A new Harvard University study is the best evidence yet that expanding universal health coverage saves lives.
Massachusetts' health insurance expansion has prevented 320 deaths per year since it began in 2006, the new research in the Annals of Internal Medicine shows. Researchers came to that finding by comparing death rates in Massachusetts to similar counties elsewhere in the United States that had not implemented a universal insurance program.
"If you believe our results in Massachusetts, as I do, it seems pretty clear that expanding insurance coverage will lead to gains in saving lives," says Benjamin Sommers, an assistant professor at the Harvard University School of Public Health, who led the new study. "What I don't think you can argue anymore is that health insurance doesn't matter."
Sommers' previous research has also shown that states that decide to grow their Medicaid programs tend to see decreases in the mortality rate. This study was his first to look directly at a health insurance expansion that looks a lot like the Affordable Care Act — and suggest that giving more people insurance could, on a national level, save thousands of lives annually.
How does this square with other research?
Separate research published this year looked at Oregon's Medicaid expansion. And that study didn't show any improvement in the physical health of those who gained access to the public program. That study led to many questions about whether the Affordable Care Act would lead to better health outcomes.
The Oregon and Massachusetts studied the effect of insurance expansions a bit differently. For one, the Massachusetts research followed a larger cohort for four years; the Oregon experiment looked at a smaller group of people for 18 months.
"The Oregon study had 10,000 people for 18 months," Sommer says. "We had 270,000 people who gained coverage for four years afterwards. We have records of who gained health insurance, and every death recorded in the state."
The Oregon study focused on a specific set of health care measures, certain indicators that would indicate the likelihood of developing diabetes or heart disease. On those metrics, it didn't find any difference between people who had gained health insurance coverage through a lottery and those who had lost out.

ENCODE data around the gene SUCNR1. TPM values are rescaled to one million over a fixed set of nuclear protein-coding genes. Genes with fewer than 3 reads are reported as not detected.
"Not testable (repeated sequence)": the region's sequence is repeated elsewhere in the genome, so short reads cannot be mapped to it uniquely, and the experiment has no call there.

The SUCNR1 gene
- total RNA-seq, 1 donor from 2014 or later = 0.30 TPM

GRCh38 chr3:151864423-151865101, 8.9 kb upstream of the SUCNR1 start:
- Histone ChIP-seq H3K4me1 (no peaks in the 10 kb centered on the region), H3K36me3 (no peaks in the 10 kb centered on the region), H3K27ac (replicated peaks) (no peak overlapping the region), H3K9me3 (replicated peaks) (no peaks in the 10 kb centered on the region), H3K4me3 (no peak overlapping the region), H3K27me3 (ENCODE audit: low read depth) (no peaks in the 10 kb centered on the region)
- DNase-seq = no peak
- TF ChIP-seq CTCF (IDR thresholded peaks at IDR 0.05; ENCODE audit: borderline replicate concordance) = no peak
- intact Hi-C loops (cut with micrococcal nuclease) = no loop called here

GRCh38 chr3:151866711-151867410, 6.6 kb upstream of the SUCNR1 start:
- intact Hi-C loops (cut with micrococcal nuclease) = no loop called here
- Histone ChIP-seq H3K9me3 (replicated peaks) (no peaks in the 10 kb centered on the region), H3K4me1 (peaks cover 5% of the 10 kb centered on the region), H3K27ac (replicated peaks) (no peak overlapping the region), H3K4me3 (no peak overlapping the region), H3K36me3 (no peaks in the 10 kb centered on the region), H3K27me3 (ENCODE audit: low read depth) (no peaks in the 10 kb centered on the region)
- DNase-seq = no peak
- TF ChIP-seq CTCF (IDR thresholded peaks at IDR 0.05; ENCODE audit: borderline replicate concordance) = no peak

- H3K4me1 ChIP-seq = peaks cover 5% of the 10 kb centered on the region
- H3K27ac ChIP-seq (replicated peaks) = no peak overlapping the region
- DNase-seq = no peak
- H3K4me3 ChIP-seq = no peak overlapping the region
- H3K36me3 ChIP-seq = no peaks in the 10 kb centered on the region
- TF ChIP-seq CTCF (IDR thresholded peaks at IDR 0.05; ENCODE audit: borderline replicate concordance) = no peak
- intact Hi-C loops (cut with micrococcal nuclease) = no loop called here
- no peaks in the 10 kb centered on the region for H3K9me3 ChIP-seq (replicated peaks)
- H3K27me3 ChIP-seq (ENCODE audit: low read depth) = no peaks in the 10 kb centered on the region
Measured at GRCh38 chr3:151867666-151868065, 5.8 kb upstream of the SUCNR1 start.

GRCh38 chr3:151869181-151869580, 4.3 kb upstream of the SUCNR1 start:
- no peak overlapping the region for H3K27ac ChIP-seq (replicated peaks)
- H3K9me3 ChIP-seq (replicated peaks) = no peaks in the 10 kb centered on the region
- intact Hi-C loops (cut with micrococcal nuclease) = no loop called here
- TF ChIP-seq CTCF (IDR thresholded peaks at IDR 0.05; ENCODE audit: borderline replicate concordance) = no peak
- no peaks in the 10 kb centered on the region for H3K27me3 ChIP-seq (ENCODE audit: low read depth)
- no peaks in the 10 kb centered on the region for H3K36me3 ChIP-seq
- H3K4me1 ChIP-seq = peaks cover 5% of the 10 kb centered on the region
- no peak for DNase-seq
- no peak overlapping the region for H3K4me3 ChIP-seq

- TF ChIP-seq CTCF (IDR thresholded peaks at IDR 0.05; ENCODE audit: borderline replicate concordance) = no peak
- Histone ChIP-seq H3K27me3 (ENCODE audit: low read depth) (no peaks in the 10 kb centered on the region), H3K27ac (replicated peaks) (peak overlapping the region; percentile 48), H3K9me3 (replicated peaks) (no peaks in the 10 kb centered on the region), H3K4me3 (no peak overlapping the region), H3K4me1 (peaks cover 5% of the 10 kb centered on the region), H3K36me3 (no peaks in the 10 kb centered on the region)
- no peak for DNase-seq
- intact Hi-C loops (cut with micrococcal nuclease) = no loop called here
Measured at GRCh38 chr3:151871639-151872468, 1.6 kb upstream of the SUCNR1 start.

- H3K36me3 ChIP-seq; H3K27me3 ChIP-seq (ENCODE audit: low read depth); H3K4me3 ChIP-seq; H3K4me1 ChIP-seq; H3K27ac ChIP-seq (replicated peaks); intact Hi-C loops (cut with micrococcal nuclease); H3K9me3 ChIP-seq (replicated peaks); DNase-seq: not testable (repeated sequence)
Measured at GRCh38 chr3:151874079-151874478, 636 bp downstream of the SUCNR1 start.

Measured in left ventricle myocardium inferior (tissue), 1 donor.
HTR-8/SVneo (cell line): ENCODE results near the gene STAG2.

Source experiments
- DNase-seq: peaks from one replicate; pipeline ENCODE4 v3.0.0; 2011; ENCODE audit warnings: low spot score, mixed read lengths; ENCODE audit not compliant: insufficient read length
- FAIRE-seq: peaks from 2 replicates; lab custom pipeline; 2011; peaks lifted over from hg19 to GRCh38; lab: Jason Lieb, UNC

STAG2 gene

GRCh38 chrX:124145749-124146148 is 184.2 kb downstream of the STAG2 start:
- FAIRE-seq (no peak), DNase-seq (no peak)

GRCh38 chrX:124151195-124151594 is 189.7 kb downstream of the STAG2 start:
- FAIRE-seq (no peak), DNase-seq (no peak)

But it's possible there are other things going on outside of those metrics. It doesn't capture, for example, "infections or whether someone already had a heart attack," Sommers says.
Unlike the Oregon study, this Massachusetts research is not randomized. People weren't assigned blindly into groups of people who gained insurance coverage and who didn't (that only happened in Oregon because the state held a lottery to let people into a limited-size expansion).
Instead, the Massachusetts study took counties elsewhere in the United States that looked a lot like the states' counties — they had similar levels of diversity, poverty, gender balance, age and other factors — and looked at what happened there in comparison to Massachusetts.
And what happened in Massachusetts was, simply, fewer people were dying.
Is it worth covering 830 people to save one life?
The new Harvard study estimates that for every 830 people the Massachusetts insurance expansion covered, one additional life was saved. This was a 2.9 percent decrease in the mortality rate compared to similar counties that did not have insurance expansions.
Is that worth the extra $91 million that Massachusetts spends annually to continue its insurance expansion? That's a question for policy makers to grapple with.
"You might have state leaders who say, this is too expensive, or who have other priorities," says Sommers. "That's not really a thing we're putting a judgement on here."
It's hard to know whether the health care law will lead to similar gains elsewhere. Massachusetts has more doctors per capita than any other state, which could mean it was easier for people to see a doctor once they gained insurance coverage.
But there's also the possibility of even bigger gains outside of Massachusetts, where states are starting from a lower insured rate than the Bay State did in 2006. If the coverage expansion effects more people outside of Massachusetts, that could mean even more deaths prevented elsewhere.